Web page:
You may have never heard of Tuvalu. Well, it is a country made up of several islands that is located in Oceania. It is an archipelago that owes the usual ignorance to the fact that it is extremely small and, in addition, it is very uninhabited.
However, it is worth knowing more about him. So we are going to give you some information of interest, in case at any time you decide to travel to this place in Polynesia, in the heart of the Pacific Ocean.
The islands of Tuvalu
The curiosities about Tuvalu begin with the very name of the country. Tuvalu means in the local language ‘eight islands’. However, the nation is comprised of nine, which are actually four coral reefs and five atolls.
The least inhabited country in the UN
Tuvalu is ranked number one in a ranking . It has a population of just 11,000 people, making it the country with the fewest inhabitants of all those that make up the United Nations. Although, it must be remembered that the state with the fewest inhabitants on the planet is the Vatican, which is not a member of the UN.
A Spanish discovery
The first European name that Tuvalu was known by was the Name of Jesus Islands. And it is that the first white men who came to this remote archipelago of Polynesia were Spanish navigators in 1568.
However, the archipelago later became part of the huge British Empire. In fact, it was a colony of Great Britain until 1978. Even today the English queen is queen of Tuvalu, the country is part of the Commonwealth and has a British governor on the island and an honorary consul in London.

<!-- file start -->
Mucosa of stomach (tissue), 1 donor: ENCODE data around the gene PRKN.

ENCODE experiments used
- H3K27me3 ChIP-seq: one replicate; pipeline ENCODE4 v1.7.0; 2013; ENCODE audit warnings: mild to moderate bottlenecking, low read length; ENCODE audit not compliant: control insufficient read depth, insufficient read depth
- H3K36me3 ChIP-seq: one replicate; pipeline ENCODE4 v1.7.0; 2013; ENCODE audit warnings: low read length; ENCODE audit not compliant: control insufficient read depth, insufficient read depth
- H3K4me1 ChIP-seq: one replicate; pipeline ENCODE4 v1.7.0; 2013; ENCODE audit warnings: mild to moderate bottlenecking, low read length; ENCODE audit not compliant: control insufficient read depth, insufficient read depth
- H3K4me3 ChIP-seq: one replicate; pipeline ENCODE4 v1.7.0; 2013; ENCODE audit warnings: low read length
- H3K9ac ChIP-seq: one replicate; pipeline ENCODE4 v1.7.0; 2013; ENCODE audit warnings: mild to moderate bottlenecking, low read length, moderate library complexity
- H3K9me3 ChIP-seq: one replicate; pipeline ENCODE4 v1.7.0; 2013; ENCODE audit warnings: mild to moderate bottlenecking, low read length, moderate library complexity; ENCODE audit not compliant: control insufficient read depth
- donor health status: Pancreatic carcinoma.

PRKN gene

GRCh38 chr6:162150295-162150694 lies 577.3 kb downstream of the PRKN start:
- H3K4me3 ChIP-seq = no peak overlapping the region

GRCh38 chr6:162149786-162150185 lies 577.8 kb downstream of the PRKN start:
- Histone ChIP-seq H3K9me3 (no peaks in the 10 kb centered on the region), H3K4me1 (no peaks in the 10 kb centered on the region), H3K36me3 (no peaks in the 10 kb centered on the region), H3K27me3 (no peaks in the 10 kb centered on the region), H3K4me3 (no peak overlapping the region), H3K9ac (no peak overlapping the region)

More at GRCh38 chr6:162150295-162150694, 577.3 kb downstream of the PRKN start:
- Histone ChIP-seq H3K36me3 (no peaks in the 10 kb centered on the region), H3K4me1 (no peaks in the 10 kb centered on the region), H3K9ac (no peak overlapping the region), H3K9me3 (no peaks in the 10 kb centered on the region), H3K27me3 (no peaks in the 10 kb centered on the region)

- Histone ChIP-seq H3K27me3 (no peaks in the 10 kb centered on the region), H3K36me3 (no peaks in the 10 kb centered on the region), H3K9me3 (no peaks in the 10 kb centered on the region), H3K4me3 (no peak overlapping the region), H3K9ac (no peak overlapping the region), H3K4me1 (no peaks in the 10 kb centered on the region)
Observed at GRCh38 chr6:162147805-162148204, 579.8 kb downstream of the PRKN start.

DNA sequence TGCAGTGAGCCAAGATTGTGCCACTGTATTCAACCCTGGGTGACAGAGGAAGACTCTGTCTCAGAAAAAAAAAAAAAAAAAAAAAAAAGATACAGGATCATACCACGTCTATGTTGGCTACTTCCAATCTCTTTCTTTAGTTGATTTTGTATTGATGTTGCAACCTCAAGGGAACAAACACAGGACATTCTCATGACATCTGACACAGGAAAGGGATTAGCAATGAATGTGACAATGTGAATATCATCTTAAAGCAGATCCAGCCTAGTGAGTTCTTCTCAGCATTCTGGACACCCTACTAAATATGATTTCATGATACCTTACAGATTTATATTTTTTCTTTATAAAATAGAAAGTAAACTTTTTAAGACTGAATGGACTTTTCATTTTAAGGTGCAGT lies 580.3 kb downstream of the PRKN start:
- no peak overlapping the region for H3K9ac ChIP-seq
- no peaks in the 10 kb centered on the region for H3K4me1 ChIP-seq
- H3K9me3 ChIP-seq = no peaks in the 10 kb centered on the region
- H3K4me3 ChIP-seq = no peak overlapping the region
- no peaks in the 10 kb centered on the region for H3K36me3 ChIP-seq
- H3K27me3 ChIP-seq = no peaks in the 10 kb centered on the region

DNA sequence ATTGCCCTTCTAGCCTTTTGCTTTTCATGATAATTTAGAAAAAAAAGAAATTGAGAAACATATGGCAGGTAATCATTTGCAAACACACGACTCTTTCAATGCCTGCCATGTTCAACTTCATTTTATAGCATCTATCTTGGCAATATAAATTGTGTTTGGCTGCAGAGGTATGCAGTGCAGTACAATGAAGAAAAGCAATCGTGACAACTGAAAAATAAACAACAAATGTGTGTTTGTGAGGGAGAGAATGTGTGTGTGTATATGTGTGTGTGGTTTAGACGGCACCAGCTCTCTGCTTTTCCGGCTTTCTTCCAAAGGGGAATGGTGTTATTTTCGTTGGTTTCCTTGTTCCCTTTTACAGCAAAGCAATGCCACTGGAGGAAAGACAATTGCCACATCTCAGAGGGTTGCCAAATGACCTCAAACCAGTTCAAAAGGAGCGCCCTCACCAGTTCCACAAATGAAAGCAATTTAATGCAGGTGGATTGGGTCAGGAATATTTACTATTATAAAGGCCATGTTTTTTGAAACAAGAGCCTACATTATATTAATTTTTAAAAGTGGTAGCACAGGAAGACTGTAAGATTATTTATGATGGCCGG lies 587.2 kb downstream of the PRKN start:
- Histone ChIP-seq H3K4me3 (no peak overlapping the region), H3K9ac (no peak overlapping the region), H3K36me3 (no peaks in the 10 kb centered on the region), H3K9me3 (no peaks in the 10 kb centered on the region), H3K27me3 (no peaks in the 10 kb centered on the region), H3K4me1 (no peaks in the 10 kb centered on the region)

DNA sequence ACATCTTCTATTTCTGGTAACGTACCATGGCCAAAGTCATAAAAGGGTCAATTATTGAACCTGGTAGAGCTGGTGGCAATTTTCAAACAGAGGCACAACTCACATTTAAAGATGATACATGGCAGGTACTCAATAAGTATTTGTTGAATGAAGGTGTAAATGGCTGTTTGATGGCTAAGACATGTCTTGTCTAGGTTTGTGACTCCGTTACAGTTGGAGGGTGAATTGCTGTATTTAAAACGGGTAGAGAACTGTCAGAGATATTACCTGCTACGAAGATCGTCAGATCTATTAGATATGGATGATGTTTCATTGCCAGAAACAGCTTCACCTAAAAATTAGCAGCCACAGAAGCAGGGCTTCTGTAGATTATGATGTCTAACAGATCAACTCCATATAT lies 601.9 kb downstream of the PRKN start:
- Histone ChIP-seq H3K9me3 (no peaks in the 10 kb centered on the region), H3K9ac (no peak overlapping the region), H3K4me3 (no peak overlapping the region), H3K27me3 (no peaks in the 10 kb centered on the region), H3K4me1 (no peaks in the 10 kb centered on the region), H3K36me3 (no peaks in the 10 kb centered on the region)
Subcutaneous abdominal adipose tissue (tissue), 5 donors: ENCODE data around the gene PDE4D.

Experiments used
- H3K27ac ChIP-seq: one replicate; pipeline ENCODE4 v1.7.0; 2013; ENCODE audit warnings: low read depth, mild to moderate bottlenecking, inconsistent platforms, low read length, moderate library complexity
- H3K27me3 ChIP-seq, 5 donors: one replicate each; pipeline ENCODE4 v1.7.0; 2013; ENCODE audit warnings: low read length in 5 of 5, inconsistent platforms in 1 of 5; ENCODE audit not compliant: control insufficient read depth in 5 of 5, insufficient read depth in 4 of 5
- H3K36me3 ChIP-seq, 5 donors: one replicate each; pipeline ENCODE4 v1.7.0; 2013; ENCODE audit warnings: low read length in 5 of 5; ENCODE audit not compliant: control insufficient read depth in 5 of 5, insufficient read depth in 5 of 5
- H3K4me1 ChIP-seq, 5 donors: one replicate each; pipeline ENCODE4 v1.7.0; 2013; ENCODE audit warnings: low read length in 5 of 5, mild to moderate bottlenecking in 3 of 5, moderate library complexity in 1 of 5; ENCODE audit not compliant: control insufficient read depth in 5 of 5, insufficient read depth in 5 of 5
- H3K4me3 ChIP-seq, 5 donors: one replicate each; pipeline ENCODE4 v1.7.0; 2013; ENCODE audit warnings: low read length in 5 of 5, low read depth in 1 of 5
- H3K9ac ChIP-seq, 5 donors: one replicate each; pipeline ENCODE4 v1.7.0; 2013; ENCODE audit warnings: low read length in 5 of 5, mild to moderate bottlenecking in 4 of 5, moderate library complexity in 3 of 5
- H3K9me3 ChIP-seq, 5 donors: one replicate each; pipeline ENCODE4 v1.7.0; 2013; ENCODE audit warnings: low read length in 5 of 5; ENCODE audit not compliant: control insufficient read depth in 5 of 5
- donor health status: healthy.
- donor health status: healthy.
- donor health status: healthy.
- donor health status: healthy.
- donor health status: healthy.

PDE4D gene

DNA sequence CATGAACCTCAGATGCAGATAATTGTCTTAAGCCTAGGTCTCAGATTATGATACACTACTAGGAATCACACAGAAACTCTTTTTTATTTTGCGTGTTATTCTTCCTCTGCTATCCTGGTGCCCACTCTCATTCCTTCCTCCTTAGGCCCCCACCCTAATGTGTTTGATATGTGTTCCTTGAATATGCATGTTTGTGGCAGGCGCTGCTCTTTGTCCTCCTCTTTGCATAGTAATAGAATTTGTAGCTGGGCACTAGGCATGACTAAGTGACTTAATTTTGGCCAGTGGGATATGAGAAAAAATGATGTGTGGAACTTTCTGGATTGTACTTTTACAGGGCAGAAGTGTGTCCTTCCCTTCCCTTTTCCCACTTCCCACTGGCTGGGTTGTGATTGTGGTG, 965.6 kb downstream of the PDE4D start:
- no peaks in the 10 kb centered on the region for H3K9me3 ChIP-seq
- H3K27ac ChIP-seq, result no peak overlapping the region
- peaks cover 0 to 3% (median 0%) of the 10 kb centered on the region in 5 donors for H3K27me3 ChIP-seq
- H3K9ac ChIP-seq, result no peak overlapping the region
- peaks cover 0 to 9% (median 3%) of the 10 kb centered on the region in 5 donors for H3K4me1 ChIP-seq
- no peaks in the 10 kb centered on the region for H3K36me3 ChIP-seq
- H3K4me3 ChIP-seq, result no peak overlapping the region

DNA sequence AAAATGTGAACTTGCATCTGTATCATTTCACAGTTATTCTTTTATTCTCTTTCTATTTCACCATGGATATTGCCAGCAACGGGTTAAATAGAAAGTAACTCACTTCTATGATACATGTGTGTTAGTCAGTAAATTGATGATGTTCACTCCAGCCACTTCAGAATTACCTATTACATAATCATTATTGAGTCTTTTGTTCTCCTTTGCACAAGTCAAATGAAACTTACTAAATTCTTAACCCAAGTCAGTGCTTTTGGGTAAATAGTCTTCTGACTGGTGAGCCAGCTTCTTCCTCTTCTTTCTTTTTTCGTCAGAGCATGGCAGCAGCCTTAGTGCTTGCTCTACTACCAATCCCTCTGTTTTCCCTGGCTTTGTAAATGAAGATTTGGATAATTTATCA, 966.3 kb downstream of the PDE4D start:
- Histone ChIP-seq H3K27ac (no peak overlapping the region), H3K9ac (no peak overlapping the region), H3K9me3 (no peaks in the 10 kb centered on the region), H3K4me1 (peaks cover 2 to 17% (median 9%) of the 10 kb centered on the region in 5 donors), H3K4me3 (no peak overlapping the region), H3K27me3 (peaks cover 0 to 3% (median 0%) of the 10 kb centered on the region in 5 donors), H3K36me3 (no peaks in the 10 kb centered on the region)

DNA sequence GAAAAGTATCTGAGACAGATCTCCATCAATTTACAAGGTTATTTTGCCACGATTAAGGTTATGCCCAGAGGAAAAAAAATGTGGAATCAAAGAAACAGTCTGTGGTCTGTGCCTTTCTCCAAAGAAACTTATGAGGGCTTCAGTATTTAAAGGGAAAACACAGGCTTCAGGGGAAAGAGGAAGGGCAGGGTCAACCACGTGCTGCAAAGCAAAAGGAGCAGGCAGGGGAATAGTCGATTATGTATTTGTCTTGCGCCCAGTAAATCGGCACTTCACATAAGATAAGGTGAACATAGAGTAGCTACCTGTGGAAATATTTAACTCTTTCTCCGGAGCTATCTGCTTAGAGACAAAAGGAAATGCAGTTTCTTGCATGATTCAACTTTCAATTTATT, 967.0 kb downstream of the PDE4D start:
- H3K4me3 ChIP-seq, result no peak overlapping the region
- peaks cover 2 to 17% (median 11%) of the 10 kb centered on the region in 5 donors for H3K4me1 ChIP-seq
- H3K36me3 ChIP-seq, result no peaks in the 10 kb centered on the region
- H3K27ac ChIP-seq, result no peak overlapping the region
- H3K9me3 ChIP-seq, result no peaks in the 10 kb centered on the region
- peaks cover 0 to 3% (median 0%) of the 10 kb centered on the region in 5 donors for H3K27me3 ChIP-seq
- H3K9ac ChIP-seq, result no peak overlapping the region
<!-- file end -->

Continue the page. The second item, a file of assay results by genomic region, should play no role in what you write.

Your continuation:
An international airport of military origin
To get to Tuvalu, the usual thing is to fly there by plane. And the destination is always the Funafuti International Airport, the capital of the country. Well, that airport had its origin in World War II, when it was created by the US Army for its airplanes. Do not forget that Tuvalu is a strategic point in the ocean between Hawaii and Australia.
Getting around the islands of Tuvalu
Tourism in Tuvalu is certainly scarce, so there is no great infrastructure for travelers. In fact, there are no large infrastructures in general. Only a few ferries link the islands and there are only eight kilometers of roads on them. Also, only the main streets are paved and for only a few years.
The stamps of Tuvalu
Curiously, in a country with scarce resources beyond fishing, philately has become an important economic supplement. Here, the Tuvalu Philatelic Bureau prints stamps that are highly valued by collectors around the world. So you can always buy one as a souvenir . And who knows? It may be a good investment for the future.
Another very interesting fact about Tuvalu is to know that the maximum height on the entire surface of its islands is five meters above sea level. Only the archipelago of the Maldives has a lower altitude.
It is an interesting fact and also chilling. Why? Because both countries, like many other islands in the world, are condemned to disappear under the waters of the oceans due to the already inevitable climate change. In fact, its beaches have been gradually dwindling and the soils are becoming more saline, damaging crops.
The threat is more than evident. So much so that they are even trying to design plans to relocate the Tuvulan inhabitants to other countries. So, if you have the opportunity to meet them, take the opportunity because you may not have another opportunity later.